Finding Wholesale Markets as a Rural, Immigrant Farmer

Each farm is unique, in what they grow, in the number of employees (or not), and also, in how they market—sell—what they produce. Weather and other factors typically affect sales. But 2020 is no typical year. 

It just so happened that Emily Reno, a graduate student at the University of Minnesota, embarked on a regional market analysis in February for Agua Gorda, a farming cooperative in Long Prairie, MN, at a time when wholesale markets were hit hard by the pandemic.

One of Emily’s conclusions from working with brothers Javier and Jose Garcia—two of the farm’s four workers—is that a language barrier can make traditional assistance resources unattainable. Farm owner Javier is part of the Shared Ground Co-op of farmers, which includes other Spanish speakers, but more resources in Spanish are needed to close the gap. It was only this year that Minnesota Grown’s application became available in a language other than English. Appropriately, Emily’s report is available in both English and Spanish. Could this be the beginning of a larger trend among farmer-serving organizations and businesses?



The State Demographic Center estimates that by 2035, 25% of Minnesota’s population will be people of color. While the number of farmers of color is  dramatically less—under 2% of all farmers in the state—the replacement rate of retiring farmers is not high enough, and access to land and financing for beginning farmers is not equitable across racial demographics. (Learn more: Emerging Farmers in Minnesota report from the MN Department of Agriculture). Relationships with a community of farmers, supporters and buyers are also very important. They are the social capital that helps farmers maintain their operations in good times and bad, and this can be more difficult for farmers with a cultural or language barrier who aren't doing farmers markets or CSAs where they'd regularly meet with individual consumers. 

Agua Gorda, like all farms, seeks to find strong relationships with buyers. In their case, they have chosen wholesale markets for their tomatillos, jalapeños, cilantro, zucchini and other produce. That means instead of selling to individual customers at a farmers’ market, they seek to sell bulk amounts by the bin or truckload to buyers like schools, restaurants, or others that serve prepared food. They’ve seen disruption in those sales due to COVID, but it has also created opportunities for word of mouth cooperation at the regional level.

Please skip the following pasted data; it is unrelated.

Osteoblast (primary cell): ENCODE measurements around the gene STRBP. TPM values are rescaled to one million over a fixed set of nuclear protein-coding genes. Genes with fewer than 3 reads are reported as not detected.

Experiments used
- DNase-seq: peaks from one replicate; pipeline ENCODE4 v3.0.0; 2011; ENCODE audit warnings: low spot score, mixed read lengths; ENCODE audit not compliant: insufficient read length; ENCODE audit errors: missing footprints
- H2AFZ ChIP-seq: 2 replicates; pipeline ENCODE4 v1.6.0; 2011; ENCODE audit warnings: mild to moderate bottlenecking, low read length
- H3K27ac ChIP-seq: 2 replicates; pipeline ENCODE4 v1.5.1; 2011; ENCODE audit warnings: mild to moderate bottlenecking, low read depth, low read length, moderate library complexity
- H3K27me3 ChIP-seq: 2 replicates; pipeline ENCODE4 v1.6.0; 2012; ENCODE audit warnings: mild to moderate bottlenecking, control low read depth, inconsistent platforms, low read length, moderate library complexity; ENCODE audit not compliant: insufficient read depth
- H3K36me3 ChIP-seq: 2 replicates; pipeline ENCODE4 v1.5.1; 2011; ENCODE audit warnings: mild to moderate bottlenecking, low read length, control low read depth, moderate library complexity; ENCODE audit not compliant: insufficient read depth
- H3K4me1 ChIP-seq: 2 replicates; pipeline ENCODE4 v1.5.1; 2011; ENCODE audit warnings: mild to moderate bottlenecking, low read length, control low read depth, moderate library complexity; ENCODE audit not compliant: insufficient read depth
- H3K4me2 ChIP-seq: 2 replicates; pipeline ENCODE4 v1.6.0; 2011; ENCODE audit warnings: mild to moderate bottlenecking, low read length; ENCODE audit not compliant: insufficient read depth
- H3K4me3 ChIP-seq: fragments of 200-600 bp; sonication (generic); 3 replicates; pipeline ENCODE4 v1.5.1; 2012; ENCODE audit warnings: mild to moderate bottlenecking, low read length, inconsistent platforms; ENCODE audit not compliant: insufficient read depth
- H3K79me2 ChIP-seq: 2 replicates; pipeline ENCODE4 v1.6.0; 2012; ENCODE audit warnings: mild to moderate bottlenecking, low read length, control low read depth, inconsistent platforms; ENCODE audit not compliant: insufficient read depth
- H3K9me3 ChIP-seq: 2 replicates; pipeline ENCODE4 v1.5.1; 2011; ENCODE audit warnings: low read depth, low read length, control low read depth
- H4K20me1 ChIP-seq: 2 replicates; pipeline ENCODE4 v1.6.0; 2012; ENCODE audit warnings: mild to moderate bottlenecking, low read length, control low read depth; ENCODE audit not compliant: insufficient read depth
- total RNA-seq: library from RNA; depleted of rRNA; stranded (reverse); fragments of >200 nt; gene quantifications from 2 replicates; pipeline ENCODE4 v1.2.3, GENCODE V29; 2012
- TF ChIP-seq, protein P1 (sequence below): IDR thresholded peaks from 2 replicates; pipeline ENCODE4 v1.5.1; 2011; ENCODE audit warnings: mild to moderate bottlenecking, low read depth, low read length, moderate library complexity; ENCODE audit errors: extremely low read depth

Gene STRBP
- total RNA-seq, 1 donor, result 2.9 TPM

Part of the motivation for undertaking this analysis was to help put Agua Gorda in a better position to interact with the public - that is, the residents of Long Prairie itself. They have often found that when residents of more urban areas want to learn about Latino growers, Agua Gorda often comes up due to their affiliation with Shared Ground. Yet, the same question to residents of Long Prairie may be met with a shrug of the shoulders.


What is standing in the way of Agua Gorda connecting with their customers in Central Minnesota? 

Much of Emily’s work centered on assessing pro’s and con’s of selling to different types of large scale buyers, all with tight budgets and a need for efficiency. Communicating with and convincing these buyers to take a chance on a farmer that represents themselves can be challenging, especially when buyers are used to purchasing using advanced ordering systems from larger companies, such as Sodexo and Sysco. The technological capabilities and coordination that they have access to for just-in-time harvest and delivery put cooperatives like Agua Gorda on a very different playing field.

Farms trying to sell high quality, organic produce to large buyers must demonstrate the ripple effect of purchasing from a smaller producer—the economic benefits of keeping money in the community. Things like creating a website to share information about farming practices, job creation and giving back to the community all take time—difficult for a farmer to do on top of the actual work of farming. However, e-commerce doesn’t have to be the only way that farmers make sales. One of Emily’s recommendations was to consider institutional procurement policies as a requirement of local government, schools, nursing homes, and other large buyers.

Learn more from the links below, and keep an eye out for restaurants and cafeterias that buy from local farms!

Agua Gorda Cooperative website

Agua Gorda page on Shared Ground Co-op website

Full Report — English:

Full Report — Spanish:


Executive Summary



Resumen Ejecutivo